Why enjoying a nice walk is easier said than done
However it has also exposed inequalities with many people having to trudge the roads and pavements, unable to enjoy green spaces.
This week the charity Outdoor Recreation NI (ORNI) published a survey on lockdown walking which contains a remarkable finding. People living in rural, not urban areas have found it more difficult to find places to go for a walk off the roads and pavements. Only 39% of rural residents could walk off road, compared to 50% of those living in towns. This seems even more unfair when you consider that 36% of the population live in rural areas and over 86% of them don’t work on the land.
Video testimonials were also collected, this clip explains the impossibility of walking off road in one rural village.
As lockdown eases there has never been a more appropriate time to re-examine how we can give the public more access to the countryside. It will not be a simple task.
It’s a subject with a long history, occasionally punctuated with bitter disputes, even violence.
In 1855 a merchant named Joseph Magill caused outrage when he built the gate lodge to his mansion blocking the entry to Cave Hill from Belfast’s Antrim Road.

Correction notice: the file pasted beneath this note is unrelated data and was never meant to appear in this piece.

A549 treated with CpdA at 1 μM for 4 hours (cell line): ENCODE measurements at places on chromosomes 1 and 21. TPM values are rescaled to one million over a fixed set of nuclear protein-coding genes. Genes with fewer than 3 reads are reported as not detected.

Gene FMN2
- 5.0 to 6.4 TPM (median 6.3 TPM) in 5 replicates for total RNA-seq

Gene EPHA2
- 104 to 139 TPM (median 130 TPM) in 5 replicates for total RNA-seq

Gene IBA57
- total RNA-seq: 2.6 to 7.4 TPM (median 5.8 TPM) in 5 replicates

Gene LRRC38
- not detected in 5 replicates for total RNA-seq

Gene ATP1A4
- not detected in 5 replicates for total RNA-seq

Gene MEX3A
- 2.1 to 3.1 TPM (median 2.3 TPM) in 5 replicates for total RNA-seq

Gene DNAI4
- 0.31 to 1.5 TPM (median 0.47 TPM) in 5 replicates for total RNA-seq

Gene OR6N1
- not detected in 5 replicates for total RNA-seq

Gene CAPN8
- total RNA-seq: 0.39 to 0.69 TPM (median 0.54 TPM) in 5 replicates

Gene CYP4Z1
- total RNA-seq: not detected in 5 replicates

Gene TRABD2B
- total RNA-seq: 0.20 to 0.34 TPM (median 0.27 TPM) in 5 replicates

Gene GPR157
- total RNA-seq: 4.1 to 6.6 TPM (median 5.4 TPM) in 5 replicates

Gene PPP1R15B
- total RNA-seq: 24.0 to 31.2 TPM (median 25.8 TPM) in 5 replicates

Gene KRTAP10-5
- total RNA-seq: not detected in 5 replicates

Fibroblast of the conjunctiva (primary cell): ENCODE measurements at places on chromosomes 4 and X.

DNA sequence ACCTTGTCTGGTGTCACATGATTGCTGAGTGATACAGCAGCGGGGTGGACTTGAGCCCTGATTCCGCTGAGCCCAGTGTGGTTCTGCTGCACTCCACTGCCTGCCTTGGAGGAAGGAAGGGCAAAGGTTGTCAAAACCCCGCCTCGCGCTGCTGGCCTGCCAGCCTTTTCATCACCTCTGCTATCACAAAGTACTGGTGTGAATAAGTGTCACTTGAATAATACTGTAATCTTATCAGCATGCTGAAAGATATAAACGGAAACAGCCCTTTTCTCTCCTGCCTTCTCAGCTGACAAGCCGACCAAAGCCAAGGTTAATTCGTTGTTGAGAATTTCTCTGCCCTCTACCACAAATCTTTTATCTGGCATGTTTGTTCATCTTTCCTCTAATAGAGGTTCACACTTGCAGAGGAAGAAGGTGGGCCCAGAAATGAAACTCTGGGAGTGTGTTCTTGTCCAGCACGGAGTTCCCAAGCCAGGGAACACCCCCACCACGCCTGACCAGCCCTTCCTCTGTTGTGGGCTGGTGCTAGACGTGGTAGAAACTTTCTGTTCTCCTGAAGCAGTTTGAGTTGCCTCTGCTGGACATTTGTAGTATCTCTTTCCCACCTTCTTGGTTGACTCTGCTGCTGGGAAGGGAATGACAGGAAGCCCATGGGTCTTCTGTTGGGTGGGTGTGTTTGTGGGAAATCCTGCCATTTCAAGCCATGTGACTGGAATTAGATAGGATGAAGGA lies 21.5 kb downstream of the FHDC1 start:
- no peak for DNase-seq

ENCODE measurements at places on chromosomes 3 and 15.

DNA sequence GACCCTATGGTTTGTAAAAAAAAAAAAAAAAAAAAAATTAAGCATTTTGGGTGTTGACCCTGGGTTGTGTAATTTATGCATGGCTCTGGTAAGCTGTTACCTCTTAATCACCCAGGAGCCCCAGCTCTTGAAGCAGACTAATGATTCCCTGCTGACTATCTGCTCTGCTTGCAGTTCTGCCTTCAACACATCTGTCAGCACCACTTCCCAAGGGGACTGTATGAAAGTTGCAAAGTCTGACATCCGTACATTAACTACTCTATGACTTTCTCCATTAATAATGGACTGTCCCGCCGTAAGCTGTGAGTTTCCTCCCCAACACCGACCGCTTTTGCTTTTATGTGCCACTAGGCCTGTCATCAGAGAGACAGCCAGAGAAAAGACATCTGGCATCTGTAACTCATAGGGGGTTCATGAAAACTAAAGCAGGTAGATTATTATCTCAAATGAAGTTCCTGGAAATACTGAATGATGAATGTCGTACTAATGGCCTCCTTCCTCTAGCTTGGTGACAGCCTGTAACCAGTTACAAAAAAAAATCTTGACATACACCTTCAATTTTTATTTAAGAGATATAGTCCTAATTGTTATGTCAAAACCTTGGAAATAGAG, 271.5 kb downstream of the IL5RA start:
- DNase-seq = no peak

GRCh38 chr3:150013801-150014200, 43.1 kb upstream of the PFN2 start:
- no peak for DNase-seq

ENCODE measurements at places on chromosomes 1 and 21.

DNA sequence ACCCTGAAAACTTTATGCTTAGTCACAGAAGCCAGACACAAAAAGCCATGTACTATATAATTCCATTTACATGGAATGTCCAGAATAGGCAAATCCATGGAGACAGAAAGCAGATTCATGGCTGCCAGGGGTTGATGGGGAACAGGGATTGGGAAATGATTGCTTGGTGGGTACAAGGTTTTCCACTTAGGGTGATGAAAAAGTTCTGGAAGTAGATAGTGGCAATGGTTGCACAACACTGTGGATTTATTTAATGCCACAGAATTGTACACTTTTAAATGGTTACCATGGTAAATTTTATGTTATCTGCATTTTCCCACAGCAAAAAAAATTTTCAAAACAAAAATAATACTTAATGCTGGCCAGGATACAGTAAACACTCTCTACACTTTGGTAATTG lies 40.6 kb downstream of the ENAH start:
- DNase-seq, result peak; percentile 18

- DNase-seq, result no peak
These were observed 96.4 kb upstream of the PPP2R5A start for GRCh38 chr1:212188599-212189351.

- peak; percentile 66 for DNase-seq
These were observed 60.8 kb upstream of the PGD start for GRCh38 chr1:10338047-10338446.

Citizens formed the Association for the Protection of Public Rights of Way and raised funds to prosecute him. The resulting court case three years later was a cause celebre with the Northern Whig devoting 88 pages to a full transcript of the week-long trial.
Magill claimed there was no right of way, and that although the path had been used it was only by express permission of the previous landowner who granted permission to people of quality.
His case collapsed when a neighbour told the jury that he used to sell poteen to passers-by on the path. Magill was found guilty of blocking a public right of way and costs were ordered against him, ultimately forcing him to sell his land and enter bankruptcy.
The case should have been an important landmark yet 162 years on there are still hundreds if not thousands of what used to be rights of way, ploughed up, fenced off or otherwise made inaccessible to the public in Northern Ireland. There is no record of the number.
The story in England is different. In 1932 around 500 workers from Manchester and Sheffield organised a mass trespass of Kinder Scout, a hill in Derbyshire then used for grouse shooting. The landowners hired in gamekeepers to block their route. A brawl ensued and the protestors made it to the top. Five were subsequently imprisoned. One of them, Benny Rothman, aged 21, told the court at his trial: “"We ramblers, after a hard week's work, in smokey towns and cities, go out rambling for relaxation and fresh air. And we find the finest rambling country is closed to us … Our request, or demand, for access to all peaks and uncultivated moorland is nothing unreasonable."